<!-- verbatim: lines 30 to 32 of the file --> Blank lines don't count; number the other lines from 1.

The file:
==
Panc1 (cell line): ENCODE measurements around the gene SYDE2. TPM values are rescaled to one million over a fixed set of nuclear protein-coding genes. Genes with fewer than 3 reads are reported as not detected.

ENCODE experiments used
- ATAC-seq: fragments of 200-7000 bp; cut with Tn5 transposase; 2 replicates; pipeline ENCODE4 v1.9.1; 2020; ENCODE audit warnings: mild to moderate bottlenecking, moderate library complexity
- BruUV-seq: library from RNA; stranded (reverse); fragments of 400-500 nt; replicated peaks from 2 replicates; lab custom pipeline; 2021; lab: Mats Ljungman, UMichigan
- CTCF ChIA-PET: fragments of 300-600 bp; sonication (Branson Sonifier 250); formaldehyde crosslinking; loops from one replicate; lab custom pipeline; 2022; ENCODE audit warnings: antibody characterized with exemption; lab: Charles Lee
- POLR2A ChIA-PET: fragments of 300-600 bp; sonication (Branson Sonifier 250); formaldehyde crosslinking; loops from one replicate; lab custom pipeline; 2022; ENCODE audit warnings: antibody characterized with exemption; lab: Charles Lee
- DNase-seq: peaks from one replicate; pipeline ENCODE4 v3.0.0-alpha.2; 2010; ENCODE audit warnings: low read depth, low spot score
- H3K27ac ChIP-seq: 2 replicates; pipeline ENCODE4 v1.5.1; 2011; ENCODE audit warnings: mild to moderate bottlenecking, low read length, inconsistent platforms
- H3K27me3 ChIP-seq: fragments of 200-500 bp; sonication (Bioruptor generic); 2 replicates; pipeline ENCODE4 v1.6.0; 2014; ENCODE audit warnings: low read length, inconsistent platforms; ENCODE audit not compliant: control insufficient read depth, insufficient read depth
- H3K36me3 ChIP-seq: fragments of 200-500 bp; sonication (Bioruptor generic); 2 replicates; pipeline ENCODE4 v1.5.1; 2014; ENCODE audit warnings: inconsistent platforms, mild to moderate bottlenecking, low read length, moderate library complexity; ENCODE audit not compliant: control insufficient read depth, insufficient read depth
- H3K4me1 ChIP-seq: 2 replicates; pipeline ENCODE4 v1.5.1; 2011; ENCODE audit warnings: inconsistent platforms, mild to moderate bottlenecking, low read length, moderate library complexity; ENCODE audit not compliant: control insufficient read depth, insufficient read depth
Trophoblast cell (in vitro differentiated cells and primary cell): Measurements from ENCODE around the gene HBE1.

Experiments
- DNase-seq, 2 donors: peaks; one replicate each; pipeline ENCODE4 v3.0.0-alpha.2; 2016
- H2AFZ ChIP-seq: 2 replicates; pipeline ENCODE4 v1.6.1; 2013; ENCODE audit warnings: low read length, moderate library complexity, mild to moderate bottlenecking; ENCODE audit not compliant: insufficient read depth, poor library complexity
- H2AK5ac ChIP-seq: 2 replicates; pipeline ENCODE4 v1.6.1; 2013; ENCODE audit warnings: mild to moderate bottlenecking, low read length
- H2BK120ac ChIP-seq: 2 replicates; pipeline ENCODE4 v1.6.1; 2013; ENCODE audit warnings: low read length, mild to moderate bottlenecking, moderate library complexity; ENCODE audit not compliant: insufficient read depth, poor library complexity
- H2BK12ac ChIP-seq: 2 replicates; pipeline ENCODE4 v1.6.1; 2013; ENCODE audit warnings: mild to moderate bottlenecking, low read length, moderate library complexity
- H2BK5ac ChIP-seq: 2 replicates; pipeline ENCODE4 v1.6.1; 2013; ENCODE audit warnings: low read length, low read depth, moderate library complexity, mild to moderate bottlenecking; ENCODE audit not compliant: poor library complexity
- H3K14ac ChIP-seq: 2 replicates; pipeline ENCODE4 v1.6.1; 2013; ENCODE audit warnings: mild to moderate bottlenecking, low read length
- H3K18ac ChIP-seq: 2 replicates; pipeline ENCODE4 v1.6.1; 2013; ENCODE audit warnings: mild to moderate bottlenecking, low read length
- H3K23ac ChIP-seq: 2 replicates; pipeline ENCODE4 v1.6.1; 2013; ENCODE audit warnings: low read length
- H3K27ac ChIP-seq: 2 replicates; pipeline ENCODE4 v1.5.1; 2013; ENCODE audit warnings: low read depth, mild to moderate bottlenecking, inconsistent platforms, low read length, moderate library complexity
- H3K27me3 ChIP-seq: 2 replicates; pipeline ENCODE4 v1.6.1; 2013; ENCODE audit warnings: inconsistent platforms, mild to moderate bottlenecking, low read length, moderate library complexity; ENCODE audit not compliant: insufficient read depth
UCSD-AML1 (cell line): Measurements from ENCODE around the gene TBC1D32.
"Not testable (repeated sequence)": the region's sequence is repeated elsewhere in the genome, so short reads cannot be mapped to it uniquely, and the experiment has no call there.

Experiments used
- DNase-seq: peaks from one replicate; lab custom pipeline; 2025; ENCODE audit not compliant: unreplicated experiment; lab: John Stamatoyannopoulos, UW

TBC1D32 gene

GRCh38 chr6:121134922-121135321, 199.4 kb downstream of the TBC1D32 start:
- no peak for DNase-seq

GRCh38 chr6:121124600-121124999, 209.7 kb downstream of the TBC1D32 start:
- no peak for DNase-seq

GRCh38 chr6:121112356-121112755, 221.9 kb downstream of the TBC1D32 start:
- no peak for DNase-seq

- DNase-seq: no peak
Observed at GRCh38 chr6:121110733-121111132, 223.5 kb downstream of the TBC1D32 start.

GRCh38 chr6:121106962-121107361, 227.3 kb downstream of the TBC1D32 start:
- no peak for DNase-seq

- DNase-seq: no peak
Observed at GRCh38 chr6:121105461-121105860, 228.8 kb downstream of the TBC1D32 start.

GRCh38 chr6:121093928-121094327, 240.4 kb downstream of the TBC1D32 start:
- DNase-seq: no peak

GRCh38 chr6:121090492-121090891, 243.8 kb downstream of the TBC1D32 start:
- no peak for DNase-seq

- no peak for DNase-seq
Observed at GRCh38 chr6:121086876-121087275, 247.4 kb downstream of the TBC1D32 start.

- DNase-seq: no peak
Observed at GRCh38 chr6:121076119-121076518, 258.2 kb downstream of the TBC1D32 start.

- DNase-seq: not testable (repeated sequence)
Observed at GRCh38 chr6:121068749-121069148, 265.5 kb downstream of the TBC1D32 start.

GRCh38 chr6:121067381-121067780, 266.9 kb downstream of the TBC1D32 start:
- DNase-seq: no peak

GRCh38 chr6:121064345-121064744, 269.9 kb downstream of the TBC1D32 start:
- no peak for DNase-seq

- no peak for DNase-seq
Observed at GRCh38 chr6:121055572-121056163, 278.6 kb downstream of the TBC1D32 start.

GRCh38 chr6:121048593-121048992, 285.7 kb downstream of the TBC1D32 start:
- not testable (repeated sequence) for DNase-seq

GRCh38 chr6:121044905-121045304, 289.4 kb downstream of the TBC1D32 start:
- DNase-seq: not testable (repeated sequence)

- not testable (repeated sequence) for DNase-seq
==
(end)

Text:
GRCh38 chr6:121134922-121135321, 199.4 kb downstream of the TBC1D32 start:
- no peak for DNase-seq

GRCh38 chr6:121124600-121124999, 209.7 kb downstream of the TBC1D32 start: